Docket No. 5163.
October 15, 1934.
APPEAL from a judgment of the Superior Court of Glenn County. H.S. Gans, Judge. Affirmed.
The facts are stated in the opinion of the court.
Paul A. Lindley for Appellant.
Aaron N. Cohen and C.K. Bonestell for Respondents.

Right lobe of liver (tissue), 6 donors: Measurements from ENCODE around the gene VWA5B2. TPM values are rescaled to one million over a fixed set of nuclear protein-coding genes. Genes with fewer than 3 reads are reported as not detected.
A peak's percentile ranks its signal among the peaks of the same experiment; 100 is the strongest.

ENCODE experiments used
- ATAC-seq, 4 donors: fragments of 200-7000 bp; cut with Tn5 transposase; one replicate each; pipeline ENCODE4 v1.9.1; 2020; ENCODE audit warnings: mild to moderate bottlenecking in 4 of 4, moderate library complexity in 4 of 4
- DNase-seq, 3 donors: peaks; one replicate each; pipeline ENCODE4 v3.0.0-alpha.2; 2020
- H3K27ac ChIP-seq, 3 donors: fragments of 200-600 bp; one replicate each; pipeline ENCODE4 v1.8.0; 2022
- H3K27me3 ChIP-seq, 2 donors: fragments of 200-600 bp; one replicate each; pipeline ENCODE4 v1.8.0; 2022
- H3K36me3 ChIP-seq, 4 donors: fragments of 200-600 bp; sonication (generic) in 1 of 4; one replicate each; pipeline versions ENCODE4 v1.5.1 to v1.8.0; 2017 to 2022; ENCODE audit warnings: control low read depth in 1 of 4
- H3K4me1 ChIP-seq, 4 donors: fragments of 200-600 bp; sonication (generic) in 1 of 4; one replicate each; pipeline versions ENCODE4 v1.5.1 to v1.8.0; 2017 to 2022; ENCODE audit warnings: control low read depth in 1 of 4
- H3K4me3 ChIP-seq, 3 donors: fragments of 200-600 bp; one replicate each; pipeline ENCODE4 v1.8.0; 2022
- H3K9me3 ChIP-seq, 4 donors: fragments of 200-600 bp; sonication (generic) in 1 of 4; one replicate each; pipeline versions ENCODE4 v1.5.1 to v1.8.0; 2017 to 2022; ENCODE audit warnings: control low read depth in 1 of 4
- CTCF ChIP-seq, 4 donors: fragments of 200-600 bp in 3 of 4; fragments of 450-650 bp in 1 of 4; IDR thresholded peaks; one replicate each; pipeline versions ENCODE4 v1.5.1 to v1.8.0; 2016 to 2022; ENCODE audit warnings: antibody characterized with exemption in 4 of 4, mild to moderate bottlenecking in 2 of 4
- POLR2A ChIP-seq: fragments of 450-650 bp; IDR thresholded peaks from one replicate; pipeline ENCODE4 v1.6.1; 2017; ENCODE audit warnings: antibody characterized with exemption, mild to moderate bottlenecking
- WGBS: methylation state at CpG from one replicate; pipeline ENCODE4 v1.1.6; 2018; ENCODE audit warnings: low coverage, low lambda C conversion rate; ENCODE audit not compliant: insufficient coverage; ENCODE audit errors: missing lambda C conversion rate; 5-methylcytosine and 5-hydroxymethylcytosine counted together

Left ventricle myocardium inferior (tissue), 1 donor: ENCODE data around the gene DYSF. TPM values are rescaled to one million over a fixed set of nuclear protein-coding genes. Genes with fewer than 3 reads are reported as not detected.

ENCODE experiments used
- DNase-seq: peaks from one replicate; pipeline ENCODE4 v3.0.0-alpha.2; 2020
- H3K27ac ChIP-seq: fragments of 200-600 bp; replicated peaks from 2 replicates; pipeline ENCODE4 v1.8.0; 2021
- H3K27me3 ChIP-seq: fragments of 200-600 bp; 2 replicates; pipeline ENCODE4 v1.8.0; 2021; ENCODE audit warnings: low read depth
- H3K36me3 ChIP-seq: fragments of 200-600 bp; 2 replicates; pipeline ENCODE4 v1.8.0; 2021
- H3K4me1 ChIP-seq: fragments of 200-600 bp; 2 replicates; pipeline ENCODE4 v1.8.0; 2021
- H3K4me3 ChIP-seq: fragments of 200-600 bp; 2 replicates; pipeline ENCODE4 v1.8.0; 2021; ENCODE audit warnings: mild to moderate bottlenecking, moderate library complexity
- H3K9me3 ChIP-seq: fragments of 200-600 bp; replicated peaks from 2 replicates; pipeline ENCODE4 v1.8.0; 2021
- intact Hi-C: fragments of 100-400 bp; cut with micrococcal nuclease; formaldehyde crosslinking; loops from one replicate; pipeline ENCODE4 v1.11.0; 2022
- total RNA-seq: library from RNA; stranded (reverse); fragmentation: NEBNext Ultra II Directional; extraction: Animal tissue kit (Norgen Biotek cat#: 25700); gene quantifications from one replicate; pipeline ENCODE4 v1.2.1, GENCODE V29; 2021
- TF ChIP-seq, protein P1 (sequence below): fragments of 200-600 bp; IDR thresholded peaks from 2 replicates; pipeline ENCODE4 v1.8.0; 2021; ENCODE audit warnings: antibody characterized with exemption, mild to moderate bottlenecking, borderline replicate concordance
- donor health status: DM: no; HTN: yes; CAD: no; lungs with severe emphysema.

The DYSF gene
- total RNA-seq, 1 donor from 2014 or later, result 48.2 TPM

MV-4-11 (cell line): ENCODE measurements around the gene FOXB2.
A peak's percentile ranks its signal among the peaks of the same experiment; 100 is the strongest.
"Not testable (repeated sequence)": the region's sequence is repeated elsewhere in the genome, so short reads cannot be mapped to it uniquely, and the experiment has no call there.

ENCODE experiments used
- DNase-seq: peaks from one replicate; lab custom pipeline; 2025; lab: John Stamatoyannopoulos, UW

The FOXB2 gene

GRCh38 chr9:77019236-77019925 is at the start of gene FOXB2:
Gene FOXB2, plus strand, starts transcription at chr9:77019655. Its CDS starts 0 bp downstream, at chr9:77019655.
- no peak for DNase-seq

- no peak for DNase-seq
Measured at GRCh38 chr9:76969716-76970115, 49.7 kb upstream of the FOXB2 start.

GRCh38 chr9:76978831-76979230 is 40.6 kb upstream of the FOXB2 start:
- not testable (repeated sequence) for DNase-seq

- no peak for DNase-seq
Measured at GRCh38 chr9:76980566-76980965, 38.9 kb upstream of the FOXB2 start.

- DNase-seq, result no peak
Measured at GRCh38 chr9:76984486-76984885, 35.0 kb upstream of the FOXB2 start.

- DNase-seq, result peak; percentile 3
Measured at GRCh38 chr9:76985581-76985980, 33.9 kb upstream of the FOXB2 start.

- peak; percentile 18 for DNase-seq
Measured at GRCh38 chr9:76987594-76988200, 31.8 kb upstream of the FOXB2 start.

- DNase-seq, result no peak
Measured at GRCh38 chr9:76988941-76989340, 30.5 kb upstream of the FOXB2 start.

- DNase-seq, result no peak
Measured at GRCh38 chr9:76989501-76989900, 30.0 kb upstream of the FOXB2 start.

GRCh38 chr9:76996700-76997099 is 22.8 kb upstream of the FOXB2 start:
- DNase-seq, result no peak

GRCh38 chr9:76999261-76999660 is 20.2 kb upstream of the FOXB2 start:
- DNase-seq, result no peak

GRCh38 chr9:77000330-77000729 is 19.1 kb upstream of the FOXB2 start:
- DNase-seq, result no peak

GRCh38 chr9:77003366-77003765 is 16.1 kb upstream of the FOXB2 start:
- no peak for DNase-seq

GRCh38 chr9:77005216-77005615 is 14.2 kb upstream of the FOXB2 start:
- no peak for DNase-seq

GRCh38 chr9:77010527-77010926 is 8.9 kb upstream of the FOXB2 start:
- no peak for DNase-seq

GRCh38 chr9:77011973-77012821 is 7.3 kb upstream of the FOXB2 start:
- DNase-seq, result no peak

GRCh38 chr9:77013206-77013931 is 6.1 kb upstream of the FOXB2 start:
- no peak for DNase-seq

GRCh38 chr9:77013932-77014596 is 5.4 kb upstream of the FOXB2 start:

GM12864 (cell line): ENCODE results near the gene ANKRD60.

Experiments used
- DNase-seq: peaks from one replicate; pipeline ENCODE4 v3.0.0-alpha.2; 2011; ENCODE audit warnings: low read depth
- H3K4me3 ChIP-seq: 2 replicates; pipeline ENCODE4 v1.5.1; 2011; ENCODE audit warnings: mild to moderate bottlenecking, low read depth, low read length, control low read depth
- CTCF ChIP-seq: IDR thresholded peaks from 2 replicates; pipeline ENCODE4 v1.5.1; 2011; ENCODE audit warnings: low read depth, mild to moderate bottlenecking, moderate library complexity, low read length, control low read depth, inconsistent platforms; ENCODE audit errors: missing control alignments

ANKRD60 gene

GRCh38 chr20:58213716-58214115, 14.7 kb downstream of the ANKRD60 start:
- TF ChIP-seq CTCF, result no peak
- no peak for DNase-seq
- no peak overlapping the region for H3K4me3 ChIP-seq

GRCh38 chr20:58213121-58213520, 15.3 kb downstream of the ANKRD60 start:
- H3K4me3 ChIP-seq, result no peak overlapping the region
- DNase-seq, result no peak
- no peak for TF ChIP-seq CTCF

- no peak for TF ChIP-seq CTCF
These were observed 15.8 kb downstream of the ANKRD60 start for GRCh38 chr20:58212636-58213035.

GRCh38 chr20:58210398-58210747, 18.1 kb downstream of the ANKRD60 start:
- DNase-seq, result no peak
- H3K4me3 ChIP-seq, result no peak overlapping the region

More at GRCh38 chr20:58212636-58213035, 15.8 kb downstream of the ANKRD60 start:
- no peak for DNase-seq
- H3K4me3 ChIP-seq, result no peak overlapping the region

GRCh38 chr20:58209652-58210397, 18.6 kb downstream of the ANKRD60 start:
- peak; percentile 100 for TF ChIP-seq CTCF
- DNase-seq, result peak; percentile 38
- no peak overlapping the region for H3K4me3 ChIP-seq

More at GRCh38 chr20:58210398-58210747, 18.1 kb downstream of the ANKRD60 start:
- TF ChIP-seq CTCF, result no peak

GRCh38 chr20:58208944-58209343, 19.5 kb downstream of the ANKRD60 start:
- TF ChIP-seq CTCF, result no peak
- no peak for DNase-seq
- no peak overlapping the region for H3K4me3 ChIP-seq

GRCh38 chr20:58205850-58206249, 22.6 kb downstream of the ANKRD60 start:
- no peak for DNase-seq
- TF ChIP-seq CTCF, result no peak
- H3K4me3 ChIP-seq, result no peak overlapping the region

This is a proceeding in equity to set aside a sale and deed executed pursuant thereto, purporting to have been made by trustees under power of sale conferred by a trust deed, being the same instrument involved in the case of Seidell v. Tuxedo Land Co., 216 Cal. 165 [ 13 P.2d 686]. There the plaintiffs sought to enjoin the sale of the property secured by the trust deed, and relief was denied them. The sale now sought to be set aside herein was then had, and the purchaser thereat was the Stockton Abstract Title Company. At the conclusion of plaintiffs' case, the court granted a nonsuit and this appeal by C.V. Seidell alone follows.